Capacity planning for startups

If you ever heard questions like: "we have a new customer asking for a project, when can we start implementing?" and you started worrying about the answer, this article might be useful! I'll introduce some nice planning tools and a simple spreadsheet-based approach to team capacity planning.

Estimated time reading
3 m 41 sec

First of all I must admit I am a management novice, I am a technician! But if you ever heard questions like the following, this article might be useful:

  • “uhh! We have a new customer asking for a project, when can we start implementing?” ( maybe without "uhh" :)
  • “what if I go on holiday the second week of next month?”
  • “could we postpone the frontend implementation by two weeks?”

Oh great! At this point I opened some gantt charts, spreadsheet files and Redmine, sketched some drawings on paper, polished the crystal ball, trying to figure out what would be if.. This has been working so far, but now the team is growing and projects are getting more and more complex. I definitely needed a better way to estimate the resources in a simple way. Gantt charts are very useful but they gave me a view on project based activities and not on team load; even Redmine is a great tool but very task oriented as well. Spreadsheets are easy to use but I could not find a good way to clearly represent the information I needed. I started to search on internet for tools and models to adopt: there is plenty of them! I subscribed to a lot of them, watched tenths of video tutorials. But every time there was a piece of the puzzle missing: too expensive, too complex, good for some specific reasons but bad for others.

During this “trip” I found some very interesting solutions that I’m going to list:

  • very great tool, intuitive and with a good interaction, good planning features (interactive gantt, team load) but this required to bring the staff on it,abandon our redmine and change the task management procedures.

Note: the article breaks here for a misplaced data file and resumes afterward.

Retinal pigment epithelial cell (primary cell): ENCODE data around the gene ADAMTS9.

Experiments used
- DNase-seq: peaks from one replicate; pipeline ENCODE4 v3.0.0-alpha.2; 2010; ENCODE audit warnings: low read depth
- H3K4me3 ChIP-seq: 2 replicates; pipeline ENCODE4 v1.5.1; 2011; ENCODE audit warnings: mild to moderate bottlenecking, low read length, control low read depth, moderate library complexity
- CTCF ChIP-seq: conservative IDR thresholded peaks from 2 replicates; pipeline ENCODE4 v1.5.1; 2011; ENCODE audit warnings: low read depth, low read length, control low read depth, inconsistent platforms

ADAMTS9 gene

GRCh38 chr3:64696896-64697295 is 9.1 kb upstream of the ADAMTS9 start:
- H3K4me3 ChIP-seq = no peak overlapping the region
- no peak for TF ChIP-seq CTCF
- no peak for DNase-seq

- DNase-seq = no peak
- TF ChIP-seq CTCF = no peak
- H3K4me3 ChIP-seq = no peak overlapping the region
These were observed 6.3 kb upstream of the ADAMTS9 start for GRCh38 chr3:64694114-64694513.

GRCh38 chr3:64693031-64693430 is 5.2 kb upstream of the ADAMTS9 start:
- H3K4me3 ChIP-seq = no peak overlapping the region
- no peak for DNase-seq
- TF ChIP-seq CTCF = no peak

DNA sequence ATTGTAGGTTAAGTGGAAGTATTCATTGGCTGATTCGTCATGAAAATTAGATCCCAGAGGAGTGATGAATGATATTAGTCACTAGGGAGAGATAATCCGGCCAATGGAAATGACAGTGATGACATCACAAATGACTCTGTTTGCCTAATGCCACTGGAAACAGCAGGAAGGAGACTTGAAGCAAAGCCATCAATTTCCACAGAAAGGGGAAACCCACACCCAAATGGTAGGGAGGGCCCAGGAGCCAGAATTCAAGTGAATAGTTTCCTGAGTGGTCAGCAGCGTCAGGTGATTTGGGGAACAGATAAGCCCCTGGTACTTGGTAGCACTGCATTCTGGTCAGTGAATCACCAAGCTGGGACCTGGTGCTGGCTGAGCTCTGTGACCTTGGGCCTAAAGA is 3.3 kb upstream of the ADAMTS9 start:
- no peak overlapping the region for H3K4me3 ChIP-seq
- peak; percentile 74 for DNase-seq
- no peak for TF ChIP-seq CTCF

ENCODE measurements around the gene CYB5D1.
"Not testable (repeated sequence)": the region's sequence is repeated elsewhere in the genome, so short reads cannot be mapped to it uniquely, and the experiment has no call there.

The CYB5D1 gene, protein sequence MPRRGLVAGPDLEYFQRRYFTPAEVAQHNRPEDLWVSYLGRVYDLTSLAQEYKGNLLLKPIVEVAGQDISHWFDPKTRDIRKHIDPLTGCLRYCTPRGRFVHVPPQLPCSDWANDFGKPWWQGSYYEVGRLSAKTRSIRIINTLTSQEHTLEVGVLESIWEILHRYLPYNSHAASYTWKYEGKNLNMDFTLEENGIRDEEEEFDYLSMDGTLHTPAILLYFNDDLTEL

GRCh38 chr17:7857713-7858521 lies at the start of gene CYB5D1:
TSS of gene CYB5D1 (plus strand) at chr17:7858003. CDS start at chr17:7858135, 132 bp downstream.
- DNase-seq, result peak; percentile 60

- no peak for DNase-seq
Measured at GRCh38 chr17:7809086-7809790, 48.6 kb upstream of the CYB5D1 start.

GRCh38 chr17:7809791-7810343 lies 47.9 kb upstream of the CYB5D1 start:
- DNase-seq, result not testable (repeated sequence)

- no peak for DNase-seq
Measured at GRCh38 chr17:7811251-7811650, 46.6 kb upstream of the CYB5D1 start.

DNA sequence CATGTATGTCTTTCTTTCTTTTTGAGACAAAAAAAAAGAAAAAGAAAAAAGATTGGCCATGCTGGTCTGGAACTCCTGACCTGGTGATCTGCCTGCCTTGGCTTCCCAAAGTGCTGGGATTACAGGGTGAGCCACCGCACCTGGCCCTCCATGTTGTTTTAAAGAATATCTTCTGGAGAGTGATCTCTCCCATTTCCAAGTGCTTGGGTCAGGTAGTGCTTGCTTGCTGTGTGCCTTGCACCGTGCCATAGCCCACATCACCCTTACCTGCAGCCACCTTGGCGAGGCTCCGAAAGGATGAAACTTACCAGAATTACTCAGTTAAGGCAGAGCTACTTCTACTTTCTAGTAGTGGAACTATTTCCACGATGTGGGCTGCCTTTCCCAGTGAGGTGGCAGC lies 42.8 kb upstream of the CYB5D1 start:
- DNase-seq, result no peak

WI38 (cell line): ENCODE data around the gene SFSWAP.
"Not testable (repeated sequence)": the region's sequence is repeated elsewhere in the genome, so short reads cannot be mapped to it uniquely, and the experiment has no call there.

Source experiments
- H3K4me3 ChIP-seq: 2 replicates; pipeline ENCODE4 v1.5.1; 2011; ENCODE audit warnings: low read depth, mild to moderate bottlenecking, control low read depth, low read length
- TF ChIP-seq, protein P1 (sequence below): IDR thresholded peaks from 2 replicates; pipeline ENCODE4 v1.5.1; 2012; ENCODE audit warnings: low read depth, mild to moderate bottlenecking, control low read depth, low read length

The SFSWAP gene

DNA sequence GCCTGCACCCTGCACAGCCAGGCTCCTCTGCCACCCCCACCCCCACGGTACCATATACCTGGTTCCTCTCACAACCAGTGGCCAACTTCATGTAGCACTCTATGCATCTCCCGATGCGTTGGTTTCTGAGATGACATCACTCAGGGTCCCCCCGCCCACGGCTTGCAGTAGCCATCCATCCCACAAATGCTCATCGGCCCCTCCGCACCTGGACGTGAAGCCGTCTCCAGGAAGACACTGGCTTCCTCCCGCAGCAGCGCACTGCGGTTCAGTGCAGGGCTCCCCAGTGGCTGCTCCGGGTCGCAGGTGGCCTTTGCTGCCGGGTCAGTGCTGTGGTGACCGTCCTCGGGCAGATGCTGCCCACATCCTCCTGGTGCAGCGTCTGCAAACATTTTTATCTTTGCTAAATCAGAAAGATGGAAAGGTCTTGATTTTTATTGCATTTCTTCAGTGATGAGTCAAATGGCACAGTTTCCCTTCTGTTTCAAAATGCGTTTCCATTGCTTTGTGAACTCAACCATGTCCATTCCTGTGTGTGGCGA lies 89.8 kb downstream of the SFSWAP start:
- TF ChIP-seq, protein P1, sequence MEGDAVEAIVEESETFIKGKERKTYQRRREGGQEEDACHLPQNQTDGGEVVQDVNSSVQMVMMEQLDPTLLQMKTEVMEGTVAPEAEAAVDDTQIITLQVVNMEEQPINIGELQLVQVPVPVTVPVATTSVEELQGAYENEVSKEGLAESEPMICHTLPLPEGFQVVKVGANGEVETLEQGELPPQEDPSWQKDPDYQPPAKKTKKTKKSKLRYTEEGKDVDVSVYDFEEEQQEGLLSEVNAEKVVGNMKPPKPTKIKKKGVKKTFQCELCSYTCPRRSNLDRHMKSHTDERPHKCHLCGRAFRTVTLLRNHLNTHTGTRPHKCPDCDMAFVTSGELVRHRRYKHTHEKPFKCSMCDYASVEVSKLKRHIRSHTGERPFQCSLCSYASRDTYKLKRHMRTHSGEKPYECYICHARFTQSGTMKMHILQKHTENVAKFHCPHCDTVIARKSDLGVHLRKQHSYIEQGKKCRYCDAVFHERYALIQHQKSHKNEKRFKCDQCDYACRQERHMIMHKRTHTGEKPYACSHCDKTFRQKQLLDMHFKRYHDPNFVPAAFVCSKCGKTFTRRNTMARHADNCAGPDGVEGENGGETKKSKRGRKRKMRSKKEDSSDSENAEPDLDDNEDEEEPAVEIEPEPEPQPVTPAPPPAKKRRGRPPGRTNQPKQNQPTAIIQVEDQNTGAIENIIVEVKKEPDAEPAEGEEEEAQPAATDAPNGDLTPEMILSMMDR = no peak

• very good for capacity planning features but not so straightforward to use (maybe just to me).
  • My favourite! Amazing interface/ux, easy to manage and learn, great schedule (interactive gantt) and reporting capabilities. It would be wonderful to have a schedule view of tasks!

Anyway this gave me the opportunity to better focus on what I needed and to realize that first of all I had to build my own model of it. Therefore, despite these wonderful tools I finally decided to build my simple solution. This had to be very easy to manage and to explain to my colleagues. We need to be fast! Basically it is a spreadsheet commonly used in capacity planning with a row for each project and a column for every resource of the team, repeated for every week of the month.

In each cell you have to put the amount of booked days per week of a given resource (column) involved a given project (row). If the sum of booked days of each resource exceeds the resource capacity, the cell turns red, otherwise it stays green. Between each week I put a check column with the remaining effort for each project. On the leftmost side of the sheet you will find a monthly resume, in order to have an higher level view.

In this way, you can book resources on your projects for the next weeks and have an overview of what will be happening. Obviously this approach works for small teams (up to 10 people) and for a limited number of projects (maybe 10).

The spreadsheet is composed of three sheets. The first one is an overview of your ongoing projects specifying estimated effort (in man days), deadlines and anything else that is needed. The second one is a list of resources, specifying the average week capacity for every one of them; I assumed 18 working days per month, considering leaves and holidays. The third one is the planning sheet, grouped by week, resource and project.
You can clone this sheet on gdocs here
You can use this document as you want following cc-by-sa license. It would be very interesting to hear from you about possible enhancement or flaws and of course if this has been useful.

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